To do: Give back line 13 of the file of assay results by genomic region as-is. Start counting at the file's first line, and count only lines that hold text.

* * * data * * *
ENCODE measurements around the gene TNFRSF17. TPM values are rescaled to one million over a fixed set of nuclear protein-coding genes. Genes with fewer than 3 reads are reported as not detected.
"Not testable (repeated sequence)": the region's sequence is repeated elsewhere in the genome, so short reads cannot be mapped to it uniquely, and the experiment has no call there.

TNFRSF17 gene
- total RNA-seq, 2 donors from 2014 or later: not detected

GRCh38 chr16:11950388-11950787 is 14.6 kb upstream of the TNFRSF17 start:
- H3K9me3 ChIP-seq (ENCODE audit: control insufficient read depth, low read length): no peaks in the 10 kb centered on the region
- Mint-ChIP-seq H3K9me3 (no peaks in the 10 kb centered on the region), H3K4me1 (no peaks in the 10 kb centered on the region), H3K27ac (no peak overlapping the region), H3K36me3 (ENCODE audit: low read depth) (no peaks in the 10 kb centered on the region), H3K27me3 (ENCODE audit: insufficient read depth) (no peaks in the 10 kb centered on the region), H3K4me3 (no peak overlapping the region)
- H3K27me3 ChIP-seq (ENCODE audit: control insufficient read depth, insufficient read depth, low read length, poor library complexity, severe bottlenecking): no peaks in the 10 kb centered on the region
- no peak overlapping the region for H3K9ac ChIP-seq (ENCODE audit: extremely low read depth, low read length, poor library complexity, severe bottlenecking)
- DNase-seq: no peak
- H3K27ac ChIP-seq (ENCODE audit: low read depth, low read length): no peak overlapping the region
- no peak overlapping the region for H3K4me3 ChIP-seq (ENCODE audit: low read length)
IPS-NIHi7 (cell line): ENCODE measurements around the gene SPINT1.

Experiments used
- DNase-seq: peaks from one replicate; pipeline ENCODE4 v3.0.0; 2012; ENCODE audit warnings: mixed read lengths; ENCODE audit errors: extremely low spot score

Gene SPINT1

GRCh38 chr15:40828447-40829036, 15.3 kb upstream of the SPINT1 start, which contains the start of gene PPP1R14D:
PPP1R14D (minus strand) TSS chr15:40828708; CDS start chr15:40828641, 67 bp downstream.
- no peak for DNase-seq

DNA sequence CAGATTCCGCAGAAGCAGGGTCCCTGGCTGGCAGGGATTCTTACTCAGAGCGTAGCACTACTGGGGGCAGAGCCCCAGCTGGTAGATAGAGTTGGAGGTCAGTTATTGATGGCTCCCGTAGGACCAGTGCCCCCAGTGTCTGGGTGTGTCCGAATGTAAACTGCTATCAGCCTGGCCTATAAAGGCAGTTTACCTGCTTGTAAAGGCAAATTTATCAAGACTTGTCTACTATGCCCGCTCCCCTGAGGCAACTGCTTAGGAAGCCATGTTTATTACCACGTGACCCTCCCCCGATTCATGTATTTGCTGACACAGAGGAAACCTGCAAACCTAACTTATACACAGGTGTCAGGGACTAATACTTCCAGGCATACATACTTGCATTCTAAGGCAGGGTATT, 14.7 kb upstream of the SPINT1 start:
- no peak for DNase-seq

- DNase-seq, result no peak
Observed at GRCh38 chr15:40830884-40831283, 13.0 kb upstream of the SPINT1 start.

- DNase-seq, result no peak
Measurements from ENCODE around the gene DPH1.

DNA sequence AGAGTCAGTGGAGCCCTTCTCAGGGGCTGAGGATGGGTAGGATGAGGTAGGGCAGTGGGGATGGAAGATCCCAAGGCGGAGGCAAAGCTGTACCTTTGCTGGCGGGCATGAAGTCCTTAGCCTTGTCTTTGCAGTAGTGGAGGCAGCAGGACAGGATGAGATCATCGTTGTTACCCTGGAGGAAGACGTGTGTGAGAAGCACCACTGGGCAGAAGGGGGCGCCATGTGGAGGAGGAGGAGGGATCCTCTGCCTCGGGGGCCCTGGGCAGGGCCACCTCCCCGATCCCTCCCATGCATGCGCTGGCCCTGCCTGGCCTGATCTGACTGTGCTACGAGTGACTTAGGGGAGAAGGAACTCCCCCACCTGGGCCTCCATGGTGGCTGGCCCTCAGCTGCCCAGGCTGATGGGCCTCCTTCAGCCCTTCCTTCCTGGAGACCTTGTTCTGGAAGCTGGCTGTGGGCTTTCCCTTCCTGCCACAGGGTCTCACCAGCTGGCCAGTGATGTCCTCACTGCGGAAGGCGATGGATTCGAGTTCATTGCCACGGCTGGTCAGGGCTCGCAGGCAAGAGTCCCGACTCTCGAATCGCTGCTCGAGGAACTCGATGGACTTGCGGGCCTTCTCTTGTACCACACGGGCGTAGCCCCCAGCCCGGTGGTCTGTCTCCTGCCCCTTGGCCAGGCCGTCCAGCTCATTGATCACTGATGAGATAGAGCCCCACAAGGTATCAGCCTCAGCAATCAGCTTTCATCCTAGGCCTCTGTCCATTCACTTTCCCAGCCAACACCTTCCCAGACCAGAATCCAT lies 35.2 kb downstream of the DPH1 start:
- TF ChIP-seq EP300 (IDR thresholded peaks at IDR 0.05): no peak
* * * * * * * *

IPS-NIHi7 (cell line): ENCODE measurements around the gene SPINT1.